In our last post we discussed how it can be difficult to save for retirement if your only income is your monthly disability benefits. One way to help ensure financial security into retirement age is to purchase a lifetime benefit option with an individual disability insurance policy. While older policies often featured full monthly benefit payments for life, newer policies insert qualifiers that limit whether a claimant will actually receive the full benefit amount for his or her lifetime. Our last post looked at the injury versus sickness limitation. In this post, we will be taking a look at another provision that limits lifetime benefits: the graded benefit rider.
Graded Lifetime Benefit Riders
Under this rider, claimants receive benefits for life, provided they are disabled prior to a specified age and remain continuously totally disabled. However, the amount of the monthly benefit they receive varies based on how old the claimant is at the onset of his or her disability.
For example, a policy may have a benefit period that ends at age 65, with a graded lifetime benefit rider (sometimes called a “lifetime extension for total disability”) that will pay 100% of monthly benefits for life if the policyholder is disabled prior to age 46. However, if the policyholder becomes disabled after age 46, his or her lifetime benefits will only be a certain percentage of the monthly payment.
Below is a provision from an actual policy, illustrating how benefit amounts are calculated under this type of rider:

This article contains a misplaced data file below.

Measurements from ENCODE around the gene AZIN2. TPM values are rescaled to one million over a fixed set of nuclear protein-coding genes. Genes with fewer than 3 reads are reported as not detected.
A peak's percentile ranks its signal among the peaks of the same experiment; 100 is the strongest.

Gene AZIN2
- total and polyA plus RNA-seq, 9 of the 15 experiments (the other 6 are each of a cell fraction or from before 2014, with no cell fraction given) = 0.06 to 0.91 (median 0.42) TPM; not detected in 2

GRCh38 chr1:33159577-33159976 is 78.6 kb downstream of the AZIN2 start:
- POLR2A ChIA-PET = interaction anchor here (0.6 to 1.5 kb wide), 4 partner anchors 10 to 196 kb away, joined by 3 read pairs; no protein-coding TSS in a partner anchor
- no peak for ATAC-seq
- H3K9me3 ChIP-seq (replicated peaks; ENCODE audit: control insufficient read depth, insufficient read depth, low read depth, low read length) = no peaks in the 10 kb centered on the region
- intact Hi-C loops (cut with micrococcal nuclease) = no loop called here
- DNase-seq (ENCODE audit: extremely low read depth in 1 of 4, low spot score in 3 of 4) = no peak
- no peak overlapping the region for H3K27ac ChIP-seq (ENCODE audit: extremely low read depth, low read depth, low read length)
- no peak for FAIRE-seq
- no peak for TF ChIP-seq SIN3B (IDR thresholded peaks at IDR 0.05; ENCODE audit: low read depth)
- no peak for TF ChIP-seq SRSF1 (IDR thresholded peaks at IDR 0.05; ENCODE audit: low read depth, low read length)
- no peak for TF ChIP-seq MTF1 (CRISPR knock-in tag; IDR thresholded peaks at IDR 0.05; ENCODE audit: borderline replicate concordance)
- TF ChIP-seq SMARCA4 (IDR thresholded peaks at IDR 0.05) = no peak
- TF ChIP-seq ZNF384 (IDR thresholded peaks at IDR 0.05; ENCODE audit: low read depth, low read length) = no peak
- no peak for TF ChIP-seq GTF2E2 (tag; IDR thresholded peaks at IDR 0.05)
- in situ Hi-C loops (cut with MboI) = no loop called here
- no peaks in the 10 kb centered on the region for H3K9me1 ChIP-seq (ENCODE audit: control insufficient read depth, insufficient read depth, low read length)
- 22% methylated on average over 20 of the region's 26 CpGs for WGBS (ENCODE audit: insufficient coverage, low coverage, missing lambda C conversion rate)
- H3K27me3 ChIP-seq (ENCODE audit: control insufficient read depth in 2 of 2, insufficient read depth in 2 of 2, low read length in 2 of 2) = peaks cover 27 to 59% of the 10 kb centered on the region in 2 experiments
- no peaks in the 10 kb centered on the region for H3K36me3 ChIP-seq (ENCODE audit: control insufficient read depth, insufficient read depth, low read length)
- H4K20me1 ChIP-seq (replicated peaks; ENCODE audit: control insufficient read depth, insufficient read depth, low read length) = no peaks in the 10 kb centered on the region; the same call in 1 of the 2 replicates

Using this chart as an example, if your benefit payments are $10,000 per month and you become totally disabled at age 46 (100% under the policy) your insurance company will continue to pay you $10,000/month after you turn 65 for the rest of your life. If you become totally disabled at age 55, the percentage of monthly indemnity payable would drop to 50% and your insurance company would pay you $5,000/month after you turn age 65. If you don’t become totally disabled until age 64, the amount payable would only be 5% of your monthly benefit. In other words, you would have a year or less of monthly payments of $10,000, followed by monthly payments of $500.
While a graded lifetime benefits rider is one way to ensure that you continue to receive disability income after your standard benefit period ends, you must keep in mind that these payments may not provide much income if you become disabled later on in life.
Further, in order to achieve lifetime benefits under this rider, you must remain totally disabled. So, for example, if you return to work, were pushed off claim, or went into residual disability claim status, you lose the lifetime benefits. And even if you are later able to reestablish total disability, the lifetime benefit will be a lower percentage of the monthly benefit, because you will have re-set your total disability date for purposes of calculating your monthly benefit under the rider.
Lifetime benefits offer a way for policyholders to continue to collect at least some income after the benefit period of their policy ends. However, when choosing a policy, physicians and dentists must carefully consider their age at the time of purchase, premium amounts, and the policy language before buying a policy. Knowing how your policy’s lifetime benefits work is an important step in planning for your financial future.
In our next post we will look at another option individuals have to supplement their retirement income: the lump sum benefit rider.
Having a disability policy is an important step in protecting your financial security and ensuring a monthly source of income if you are forced to step away from practicing and file a claim due to a disability. However, as we’ve discussed before, your monthly benefits typically will not match the monthly income you were earning as a doctor, dollar for dollar. As a result, you may not have any funds left over, after your monthly expenses, to save for retirement. This can be problematic since many plans have a benefit period ending at age 65 or 67, but the average American life expectancy is around 79.